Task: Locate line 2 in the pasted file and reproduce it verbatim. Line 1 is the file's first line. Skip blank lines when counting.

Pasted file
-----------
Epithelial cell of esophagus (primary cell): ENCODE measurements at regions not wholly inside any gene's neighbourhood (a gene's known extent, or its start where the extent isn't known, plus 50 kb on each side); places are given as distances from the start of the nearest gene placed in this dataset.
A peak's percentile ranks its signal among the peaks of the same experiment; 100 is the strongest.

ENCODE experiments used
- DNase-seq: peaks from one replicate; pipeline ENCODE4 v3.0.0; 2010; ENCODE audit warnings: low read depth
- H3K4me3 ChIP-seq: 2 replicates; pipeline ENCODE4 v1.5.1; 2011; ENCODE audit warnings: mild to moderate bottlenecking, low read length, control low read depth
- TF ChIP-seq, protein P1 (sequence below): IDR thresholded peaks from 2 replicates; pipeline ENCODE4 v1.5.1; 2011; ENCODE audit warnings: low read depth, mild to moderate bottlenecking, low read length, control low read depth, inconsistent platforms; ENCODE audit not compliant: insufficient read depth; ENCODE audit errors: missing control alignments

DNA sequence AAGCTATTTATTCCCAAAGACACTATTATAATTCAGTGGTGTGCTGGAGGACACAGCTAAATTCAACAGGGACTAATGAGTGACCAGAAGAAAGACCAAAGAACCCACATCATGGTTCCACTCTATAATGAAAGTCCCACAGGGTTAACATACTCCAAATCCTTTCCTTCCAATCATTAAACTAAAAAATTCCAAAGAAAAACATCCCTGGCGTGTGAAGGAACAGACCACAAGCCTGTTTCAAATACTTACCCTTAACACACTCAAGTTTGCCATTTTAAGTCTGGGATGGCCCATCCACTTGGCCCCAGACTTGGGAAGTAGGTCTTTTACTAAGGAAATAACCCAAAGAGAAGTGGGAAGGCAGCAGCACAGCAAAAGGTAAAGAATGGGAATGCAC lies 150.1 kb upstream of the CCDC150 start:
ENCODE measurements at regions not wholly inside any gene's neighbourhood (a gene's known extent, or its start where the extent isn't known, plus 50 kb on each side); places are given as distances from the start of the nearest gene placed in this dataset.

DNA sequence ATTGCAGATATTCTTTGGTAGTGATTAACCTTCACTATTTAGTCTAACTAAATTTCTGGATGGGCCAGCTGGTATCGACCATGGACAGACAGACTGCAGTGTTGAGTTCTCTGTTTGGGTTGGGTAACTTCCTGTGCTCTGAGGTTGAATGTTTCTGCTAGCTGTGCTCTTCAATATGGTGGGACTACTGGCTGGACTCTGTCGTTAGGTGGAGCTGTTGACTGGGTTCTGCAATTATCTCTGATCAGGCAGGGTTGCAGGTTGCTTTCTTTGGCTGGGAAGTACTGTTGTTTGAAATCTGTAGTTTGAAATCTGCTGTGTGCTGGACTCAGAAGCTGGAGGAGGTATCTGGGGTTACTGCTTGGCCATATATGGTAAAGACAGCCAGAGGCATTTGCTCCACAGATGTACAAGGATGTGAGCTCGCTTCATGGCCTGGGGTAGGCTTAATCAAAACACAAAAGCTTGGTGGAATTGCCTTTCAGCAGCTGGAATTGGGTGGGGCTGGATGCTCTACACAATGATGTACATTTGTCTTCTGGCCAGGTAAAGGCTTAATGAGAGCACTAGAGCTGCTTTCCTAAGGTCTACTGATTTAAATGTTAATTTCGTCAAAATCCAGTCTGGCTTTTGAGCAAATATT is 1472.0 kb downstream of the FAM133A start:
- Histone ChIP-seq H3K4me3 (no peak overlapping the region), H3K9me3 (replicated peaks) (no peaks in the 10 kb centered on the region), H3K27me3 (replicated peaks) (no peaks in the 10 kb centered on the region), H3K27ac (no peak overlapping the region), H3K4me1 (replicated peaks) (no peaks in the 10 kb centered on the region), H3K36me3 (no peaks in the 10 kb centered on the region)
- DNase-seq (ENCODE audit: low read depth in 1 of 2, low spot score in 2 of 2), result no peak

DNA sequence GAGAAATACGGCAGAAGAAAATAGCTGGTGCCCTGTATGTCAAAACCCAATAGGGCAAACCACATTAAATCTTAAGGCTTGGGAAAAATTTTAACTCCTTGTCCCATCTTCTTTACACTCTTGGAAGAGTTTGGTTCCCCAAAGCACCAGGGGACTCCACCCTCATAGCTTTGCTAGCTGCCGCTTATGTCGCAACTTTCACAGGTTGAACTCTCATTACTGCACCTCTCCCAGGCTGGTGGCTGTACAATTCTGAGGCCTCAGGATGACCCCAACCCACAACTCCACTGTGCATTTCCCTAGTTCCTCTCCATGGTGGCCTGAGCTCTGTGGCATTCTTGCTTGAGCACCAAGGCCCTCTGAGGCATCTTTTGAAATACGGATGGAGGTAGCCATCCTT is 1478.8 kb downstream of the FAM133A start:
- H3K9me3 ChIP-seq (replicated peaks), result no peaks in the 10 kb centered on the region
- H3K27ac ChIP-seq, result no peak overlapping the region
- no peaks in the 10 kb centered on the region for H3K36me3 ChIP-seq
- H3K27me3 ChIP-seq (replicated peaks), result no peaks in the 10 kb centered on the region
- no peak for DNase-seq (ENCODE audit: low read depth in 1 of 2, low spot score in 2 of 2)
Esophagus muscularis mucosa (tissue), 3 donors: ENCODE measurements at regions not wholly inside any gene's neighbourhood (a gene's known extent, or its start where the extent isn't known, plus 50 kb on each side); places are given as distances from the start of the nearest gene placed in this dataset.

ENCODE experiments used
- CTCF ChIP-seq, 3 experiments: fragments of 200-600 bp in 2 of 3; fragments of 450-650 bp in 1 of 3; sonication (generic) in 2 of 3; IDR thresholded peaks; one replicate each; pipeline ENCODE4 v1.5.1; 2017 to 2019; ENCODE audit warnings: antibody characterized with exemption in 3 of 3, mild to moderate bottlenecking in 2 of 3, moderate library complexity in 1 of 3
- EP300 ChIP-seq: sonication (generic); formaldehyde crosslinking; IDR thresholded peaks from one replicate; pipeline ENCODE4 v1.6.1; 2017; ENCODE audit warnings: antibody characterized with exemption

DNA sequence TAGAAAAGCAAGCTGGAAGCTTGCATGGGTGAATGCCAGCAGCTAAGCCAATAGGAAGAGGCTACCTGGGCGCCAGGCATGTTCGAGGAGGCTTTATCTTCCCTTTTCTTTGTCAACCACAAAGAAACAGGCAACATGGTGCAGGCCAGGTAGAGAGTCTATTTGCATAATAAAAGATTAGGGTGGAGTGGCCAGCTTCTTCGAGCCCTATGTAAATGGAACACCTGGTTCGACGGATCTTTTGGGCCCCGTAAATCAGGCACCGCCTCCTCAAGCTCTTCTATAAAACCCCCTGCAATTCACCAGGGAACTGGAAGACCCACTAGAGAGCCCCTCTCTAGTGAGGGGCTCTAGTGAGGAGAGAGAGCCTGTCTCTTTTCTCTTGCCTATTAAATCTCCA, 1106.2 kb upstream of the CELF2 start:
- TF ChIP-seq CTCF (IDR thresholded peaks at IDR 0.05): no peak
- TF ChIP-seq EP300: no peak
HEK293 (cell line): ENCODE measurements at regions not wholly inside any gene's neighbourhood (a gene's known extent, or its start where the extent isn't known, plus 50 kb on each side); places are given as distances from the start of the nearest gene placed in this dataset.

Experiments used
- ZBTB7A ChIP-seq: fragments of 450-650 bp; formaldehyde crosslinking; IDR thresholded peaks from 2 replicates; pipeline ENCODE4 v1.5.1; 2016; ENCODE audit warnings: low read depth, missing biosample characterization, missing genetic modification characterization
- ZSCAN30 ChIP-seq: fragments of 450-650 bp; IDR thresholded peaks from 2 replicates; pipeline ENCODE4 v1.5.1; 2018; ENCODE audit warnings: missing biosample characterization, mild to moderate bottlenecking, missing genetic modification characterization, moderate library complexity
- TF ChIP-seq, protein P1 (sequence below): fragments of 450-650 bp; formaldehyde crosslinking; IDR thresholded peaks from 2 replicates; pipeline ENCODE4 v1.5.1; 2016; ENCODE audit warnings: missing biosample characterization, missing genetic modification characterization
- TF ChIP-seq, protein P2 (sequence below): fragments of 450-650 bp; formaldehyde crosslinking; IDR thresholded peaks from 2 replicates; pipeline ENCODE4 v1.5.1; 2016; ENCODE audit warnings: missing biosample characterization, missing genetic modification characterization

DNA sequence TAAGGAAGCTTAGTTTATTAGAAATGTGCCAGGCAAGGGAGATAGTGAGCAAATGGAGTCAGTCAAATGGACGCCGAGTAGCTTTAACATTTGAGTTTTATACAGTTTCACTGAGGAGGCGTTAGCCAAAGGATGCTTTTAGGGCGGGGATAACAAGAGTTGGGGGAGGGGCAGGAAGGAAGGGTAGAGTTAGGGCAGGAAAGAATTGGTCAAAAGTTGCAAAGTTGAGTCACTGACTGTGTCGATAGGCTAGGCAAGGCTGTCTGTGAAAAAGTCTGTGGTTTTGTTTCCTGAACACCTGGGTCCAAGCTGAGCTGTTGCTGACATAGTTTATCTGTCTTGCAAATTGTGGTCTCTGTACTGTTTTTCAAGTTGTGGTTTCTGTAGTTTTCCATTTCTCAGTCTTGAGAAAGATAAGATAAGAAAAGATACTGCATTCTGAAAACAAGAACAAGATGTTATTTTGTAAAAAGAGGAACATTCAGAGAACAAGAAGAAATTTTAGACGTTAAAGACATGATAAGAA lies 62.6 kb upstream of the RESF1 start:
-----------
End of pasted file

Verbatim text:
A peak's percentile ranks its signal among the peaks of the same experiment; 100 is the strongest.